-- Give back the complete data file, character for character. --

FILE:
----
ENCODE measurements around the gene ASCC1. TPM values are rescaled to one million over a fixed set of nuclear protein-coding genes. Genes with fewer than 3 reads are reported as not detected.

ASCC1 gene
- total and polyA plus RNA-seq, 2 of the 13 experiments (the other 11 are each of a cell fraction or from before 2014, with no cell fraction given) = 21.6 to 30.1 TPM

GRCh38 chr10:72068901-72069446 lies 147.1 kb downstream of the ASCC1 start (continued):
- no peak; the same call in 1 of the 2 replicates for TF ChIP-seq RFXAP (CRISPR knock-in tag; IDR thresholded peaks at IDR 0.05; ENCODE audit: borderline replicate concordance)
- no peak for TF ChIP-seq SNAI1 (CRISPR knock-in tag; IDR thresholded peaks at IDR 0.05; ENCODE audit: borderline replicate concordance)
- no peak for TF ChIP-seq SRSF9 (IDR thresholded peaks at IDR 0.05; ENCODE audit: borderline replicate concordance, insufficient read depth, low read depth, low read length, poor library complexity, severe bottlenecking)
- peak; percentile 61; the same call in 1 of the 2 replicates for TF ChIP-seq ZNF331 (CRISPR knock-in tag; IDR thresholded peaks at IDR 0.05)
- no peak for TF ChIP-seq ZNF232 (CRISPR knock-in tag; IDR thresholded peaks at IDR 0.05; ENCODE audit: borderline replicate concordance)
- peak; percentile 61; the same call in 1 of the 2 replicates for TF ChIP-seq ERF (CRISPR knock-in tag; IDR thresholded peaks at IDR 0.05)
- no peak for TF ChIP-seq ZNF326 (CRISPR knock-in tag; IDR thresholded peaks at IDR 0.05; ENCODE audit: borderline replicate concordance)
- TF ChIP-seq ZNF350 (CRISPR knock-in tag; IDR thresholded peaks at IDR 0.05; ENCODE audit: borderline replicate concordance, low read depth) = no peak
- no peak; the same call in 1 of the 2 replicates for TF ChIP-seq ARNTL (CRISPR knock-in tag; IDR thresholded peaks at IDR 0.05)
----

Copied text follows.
ENCODE measurements around the gene ASCC1. TPM values are rescaled to one million over a fixed set of nuclear protein-coding genes. Genes with fewer than 3 reads are reported as not detected.

ASCC1 gene
- total and polyA plus RNA-seq, 2 of the 13 experiments (the other 11 are each of a cell fraction or from before 2014, with no cell fraction given) = 21.6 to 30.1 TPM

GRCh38 chr10:72068901-72069446 lies 147.1 kb downstream of the ASCC1 start (continued):
- no peak; the same call in 1 of the 2 replicates for TF ChIP-seq RFXAP (CRISPR knock-in tag; IDR thresholded peaks at IDR 0.05; ENCODE audit: borderline replicate concordance)
- no peak for TF ChIP-seq SNAI1 (CRISPR knock-in tag; IDR thresholded peaks at IDR 0.05; ENCODE audit: borderline replicate concordance)
- no peak for TF ChIP-seq SRSF9 (IDR thresholded peaks at IDR 0.05; ENCODE audit: borderline replicate concordance, insufficient read depth, low read depth, low read length, poor library complexity, severe bottlenecking)
- peak; percentile 61; the same call in 1 of the 2 replicates for TF ChIP-seq ZNF331 (CRISPR knock-in tag; IDR thresholded peaks at IDR 0.05)
- no peak for TF ChIP-seq ZNF232 (CRISPR knock-in tag; IDR thresholded peaks at IDR 0.05; ENCODE audit: borderline replicate concordance)
- peak; percentile 61; the same call in 1 of the 2 replicates for TF ChIP-seq ERF (CRISPR knock-in tag; IDR thresholded peaks at IDR 0.05)
- no peak for TF ChIP-seq ZNF326 (CRISPR knock-in tag; IDR thresholded peaks at IDR 0.05; ENCODE audit: borderline replicate concordance)
- TF ChIP-seq ZNF350 (CRISPR knock-in tag; IDR thresholded peaks at IDR 0.05; ENCODE audit: borderline replicate concordance, low read depth) = no peak
- no peak; the same call in 1 of the 2 replicates for TF ChIP-seq ARNTL (CRISPR knock-in tag; IDR thresholded peaks at IDR 0.05)